K: And my… my middle child, I mean, she's imagination central and so, you know, she always wants me to be a fairy or a mermaid or a… you know? And I'm like… there's times that I'm like, “Oh my goodness, I just don't know if I could do this again,” or, “I don't know what else a mermaid would say right now.” But the value of playing with our kids is so important. And the reason it's important is, it connects us to each other. When you have a rich play history, it does something for you relationally that nothing else really can do. And we met with counselors, read a lot of counseling materials, but there's so much literature out there about the importance of play. And it doesn't get less as a kid gets older. Actually in the teenage years when sometimes the conflicts can be intense, when the disobedience costs you more, it's even more important to get time on the calendar just to have fun with each other, just to enjoy each other, where there's no agenda, you know, you're not going to be talking about whatever it is that might be tension free right now, but just to go, “We're going to play together and like each other for a moment because that connection will give us what we need for the future.”
K: So that's love, words, stories, fun. The next one, kind of the counterbalance, I guess, to fun is work.
K: That every kid at every phase needs a level of challenge, a level of work so that they know that they can do something, so they have, you know, this view of themself that they are a contributor. And so one of the things we did, for example, is outlined all the different jobs that a kid could do on their own at every year of life. So that as a parent, you're like, “Oh, wait, you're old enough to actually make your bed right now. I'm going to have you do that,” just to give you some ideas of the work that your kid can be doing. And, let's see, there's one more, right? Am I down to one?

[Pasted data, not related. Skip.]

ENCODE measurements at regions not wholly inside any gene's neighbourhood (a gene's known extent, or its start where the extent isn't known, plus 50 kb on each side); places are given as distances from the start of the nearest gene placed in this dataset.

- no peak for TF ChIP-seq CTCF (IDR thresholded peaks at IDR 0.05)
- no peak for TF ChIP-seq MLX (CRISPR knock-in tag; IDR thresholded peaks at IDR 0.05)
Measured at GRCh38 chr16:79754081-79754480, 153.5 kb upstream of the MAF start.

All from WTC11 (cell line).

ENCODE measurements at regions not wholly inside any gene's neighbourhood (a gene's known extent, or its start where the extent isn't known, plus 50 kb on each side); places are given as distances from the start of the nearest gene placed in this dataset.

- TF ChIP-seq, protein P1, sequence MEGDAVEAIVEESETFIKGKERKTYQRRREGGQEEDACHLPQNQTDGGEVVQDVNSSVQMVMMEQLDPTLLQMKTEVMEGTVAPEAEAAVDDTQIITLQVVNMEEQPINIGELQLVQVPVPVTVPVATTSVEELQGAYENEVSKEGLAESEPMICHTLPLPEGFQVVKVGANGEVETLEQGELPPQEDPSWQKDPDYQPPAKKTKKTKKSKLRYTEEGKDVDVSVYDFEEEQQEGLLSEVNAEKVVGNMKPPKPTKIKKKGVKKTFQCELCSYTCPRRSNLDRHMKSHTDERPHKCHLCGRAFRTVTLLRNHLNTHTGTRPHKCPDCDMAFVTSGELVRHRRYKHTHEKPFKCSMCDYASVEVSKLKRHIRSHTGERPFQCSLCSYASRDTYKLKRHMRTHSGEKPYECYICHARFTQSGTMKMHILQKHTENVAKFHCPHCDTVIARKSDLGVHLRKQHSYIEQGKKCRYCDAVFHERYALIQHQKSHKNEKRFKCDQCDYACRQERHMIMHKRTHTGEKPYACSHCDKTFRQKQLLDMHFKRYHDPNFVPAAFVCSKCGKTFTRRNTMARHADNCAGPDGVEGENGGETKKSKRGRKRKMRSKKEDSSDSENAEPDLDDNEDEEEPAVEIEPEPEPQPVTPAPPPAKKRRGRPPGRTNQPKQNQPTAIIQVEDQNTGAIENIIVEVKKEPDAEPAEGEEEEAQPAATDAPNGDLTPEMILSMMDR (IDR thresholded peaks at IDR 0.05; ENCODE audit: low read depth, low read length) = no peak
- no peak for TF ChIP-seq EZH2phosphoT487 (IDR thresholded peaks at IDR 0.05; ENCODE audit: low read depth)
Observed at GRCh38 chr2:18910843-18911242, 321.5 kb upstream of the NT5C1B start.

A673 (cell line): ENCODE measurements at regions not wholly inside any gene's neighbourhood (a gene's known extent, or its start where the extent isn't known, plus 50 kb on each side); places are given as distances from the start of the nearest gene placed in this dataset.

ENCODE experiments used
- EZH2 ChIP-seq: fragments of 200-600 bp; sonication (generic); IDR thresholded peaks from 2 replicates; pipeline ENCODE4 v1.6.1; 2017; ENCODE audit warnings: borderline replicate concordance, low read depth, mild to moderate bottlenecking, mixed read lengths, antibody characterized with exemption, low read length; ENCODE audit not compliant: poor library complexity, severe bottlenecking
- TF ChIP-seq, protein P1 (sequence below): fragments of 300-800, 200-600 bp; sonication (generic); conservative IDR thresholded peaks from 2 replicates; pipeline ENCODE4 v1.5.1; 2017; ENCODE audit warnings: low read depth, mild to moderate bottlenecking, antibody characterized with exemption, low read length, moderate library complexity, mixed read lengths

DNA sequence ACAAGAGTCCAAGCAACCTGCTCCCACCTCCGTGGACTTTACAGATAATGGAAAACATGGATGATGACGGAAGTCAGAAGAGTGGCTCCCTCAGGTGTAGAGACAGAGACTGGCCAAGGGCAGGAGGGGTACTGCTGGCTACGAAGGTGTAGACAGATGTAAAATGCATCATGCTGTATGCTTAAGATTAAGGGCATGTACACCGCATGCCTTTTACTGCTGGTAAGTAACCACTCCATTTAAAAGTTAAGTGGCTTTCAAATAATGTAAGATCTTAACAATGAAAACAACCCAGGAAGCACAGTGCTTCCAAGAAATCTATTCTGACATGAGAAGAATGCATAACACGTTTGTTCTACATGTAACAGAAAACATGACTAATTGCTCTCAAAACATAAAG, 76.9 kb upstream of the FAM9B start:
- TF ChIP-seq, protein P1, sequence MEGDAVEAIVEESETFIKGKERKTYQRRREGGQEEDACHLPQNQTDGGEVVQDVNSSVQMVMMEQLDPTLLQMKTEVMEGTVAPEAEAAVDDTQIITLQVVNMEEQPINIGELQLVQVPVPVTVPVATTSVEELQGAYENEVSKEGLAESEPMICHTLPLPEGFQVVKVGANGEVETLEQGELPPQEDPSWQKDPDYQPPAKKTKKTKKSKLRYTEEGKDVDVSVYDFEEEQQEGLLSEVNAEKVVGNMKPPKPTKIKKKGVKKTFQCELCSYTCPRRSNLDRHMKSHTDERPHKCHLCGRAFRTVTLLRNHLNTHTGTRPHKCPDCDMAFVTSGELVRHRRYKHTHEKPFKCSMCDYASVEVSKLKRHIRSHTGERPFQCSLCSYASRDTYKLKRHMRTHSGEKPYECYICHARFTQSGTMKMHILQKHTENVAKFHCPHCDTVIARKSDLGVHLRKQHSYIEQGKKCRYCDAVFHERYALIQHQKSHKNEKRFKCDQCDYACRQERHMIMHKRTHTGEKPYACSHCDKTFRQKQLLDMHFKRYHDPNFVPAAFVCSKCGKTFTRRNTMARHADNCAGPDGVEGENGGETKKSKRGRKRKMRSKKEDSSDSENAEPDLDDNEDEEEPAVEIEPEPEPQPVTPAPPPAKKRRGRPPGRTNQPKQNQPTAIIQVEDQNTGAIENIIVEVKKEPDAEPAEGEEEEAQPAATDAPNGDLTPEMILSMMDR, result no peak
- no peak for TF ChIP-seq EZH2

J: Yep, one left.
K: Love, words, stories, fun, work, and one more and I love when, it actually comes right back to where we started when you were talking about kind of a low point in my own life. And it's this idea of tribes; that every kid at every phase needs to belong somewhere. And that's what tribes do. Tribes, over time, give us belonging. And in the early years of our parenting when we have young kids in the home, we are their primary tribe, but as kids get older, that expands; it goes out to, you know, friends of your family and then, pretty soon, your kids have friends that you don't even know their families, but you have to kind of reinvent a kind of know their tribe. And it's important for us to constantly be learning about our kid’s tribe and finding a place for them to belong, finding a place for them to connect. One of the things that I think is interesting is even that that… that shifts and changes so significantly at every phase, but it's always a value.
J: I love these and I want to put them on my wall; love, words, stories, fun, work, and tribes. Yeah, everyone needs a tribe. (Laughs)
J: So those are important.
K: Yeah, at every phase.
J: Looking at these, a lot of moms listening might immediately feel like, “Ah, but when? How? How do we fit them in?” (Laughs)
J: Give us some practical ideas.